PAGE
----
Review of “Domestic Violets” by Matthew Norman

Tom Violet is closing in on 35, and he has a number of problems. He cannot achieve the physical state necessary to have sex with his beautiful wife. His daughter Allie has drawn a picture of his mom’s new male “friend” to put on the refrigerator. His Pulitzer-prize winning and notoriously philandering father is not only distant, but has cast a huge shadow over Tom’s life. Tom works at a fatuous sell-out job writing corporate blurbs instead of writing a novel like he wants to do. And Katie, his young nubile assistant at work, is looking better to him every day.

This is not a sad sack Walter Mitty type of tale; rather, it is a very clever and funny story that ends on a much more upbeat note than did James Thurber’s story. Some of it will make you laugh out loud, and some of the more wistful parts can engender a few tears.

Tom is intelligent, good-looking, witty, self-deprecating and self-destructive – a more or less faithful image of his famous father, Curtis. Curtis suspects Tom will make the same mistakes he did, and curiously begins to get involved in his son’s life. But it is separation from his father that Tom really needs to live a life that is all his own, instead of an imitation of the hero whose attention he could never quite hold.

Evaluation: There’s not much more to the book except good writing, a lot of cleverness – maybe too much for real people to have – and a genuinely fun story to read. But what’s wrong with that?!! I have to say I like the similar Jonathan Tropper and Shalom Auslander better, but only because they add a bit of ethnic piquancy to an already satisfying meal.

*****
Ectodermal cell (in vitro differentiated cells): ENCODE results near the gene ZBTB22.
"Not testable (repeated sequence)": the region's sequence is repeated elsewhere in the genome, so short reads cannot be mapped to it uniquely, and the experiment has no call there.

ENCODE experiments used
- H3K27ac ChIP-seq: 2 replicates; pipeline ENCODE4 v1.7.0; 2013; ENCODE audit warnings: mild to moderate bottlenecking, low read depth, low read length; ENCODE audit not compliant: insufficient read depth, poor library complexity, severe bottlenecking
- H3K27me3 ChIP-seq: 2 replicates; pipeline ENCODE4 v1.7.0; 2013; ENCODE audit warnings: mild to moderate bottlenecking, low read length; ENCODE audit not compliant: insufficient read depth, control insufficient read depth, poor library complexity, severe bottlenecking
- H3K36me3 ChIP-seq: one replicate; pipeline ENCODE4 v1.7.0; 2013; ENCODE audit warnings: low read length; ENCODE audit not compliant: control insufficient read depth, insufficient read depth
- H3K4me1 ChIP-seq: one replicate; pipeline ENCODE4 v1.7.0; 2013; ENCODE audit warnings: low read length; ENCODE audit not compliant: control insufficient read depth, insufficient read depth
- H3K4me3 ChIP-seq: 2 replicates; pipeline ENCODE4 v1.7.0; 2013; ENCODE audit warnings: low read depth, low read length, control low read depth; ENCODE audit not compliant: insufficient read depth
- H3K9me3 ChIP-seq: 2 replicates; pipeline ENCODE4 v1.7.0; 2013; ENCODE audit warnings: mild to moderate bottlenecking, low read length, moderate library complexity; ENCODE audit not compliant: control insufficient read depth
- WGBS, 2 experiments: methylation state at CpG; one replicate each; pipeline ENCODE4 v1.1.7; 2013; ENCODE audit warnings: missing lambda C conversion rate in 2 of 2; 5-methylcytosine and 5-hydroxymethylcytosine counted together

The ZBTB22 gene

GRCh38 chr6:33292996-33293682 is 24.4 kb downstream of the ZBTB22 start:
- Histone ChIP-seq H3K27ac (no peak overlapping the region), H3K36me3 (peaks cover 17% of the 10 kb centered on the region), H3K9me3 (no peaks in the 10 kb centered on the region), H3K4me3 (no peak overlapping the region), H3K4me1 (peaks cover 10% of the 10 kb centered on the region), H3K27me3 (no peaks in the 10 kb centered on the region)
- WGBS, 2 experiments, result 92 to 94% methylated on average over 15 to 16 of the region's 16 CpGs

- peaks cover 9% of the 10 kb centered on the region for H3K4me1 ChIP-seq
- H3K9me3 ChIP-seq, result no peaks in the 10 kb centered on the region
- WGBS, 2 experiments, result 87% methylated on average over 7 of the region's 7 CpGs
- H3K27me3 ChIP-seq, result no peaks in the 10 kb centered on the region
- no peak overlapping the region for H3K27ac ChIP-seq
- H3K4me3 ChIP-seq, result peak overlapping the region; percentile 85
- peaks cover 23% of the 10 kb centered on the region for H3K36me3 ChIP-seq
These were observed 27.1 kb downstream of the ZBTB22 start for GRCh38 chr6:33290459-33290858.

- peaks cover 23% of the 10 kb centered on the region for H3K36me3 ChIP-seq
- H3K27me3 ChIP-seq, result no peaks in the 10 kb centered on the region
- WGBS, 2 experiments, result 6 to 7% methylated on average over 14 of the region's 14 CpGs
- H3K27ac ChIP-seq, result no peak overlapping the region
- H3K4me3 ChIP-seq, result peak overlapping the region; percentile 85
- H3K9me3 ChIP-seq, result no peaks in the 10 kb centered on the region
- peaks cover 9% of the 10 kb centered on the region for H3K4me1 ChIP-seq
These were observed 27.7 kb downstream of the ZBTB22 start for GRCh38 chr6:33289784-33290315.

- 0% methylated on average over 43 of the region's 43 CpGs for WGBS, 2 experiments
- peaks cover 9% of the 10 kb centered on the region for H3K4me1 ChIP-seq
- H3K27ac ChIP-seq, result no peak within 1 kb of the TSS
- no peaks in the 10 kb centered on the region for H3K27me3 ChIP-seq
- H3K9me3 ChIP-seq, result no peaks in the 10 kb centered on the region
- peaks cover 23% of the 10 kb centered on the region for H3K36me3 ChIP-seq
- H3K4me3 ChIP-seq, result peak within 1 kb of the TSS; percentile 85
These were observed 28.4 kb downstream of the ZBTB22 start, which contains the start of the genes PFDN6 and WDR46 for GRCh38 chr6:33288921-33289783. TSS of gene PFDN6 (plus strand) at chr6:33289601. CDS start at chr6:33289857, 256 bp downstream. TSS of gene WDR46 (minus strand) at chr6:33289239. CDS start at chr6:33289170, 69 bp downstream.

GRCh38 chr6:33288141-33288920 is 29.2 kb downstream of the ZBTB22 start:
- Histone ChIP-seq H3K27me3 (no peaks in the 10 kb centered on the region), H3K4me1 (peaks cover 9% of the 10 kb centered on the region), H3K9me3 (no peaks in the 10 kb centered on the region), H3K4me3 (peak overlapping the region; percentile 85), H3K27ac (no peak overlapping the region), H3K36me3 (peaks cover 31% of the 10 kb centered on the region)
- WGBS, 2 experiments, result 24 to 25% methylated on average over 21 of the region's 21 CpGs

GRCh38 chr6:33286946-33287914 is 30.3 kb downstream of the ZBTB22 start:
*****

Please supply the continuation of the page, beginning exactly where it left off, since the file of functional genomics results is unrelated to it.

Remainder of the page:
Rating: 4/5

Published by Harper Perennial, an imprint of HarperCollins Publishers, 2011


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22 Responses to Review of “Domestic Violets” by Matthew Norman

  1. sandynawrot says:

    For some reason, I enjoy watching men go through these mid-life issues. It isn’t near as common as with women, and I find it funny. Tropper was hilarious, but poignant too, but there was really more to that story than just balls on fire and job problems. Seems the universe has all loved this one.

  2. Barbara says:

    I had wondered whether I would like this book or not, but I surely do like your description of E.D. Very funny, Jill. Now I wonder why we women enjoy men’s midlife crises so much. I remember my father’s – conservative to the core until then, he went out and bought a bright red Carmen Ghia (I’ve probably spelled it wrong) to commute to NYC from Conn. Didn’t even mention it to my mother until he brought it home and she was so shocked! It was hilarious.

  3. zibilee says:

    I really loved this book for its irreverence, but it had some surprisingly poignant moments in it too, which I felt balanced the story out nicely. I am glad that you enjoyed it, and now I am thinking that based on Sandy’s comments and yours, that I need to read the Tropper book as well. Great review today. It was a very funny book!

  4. Ti says: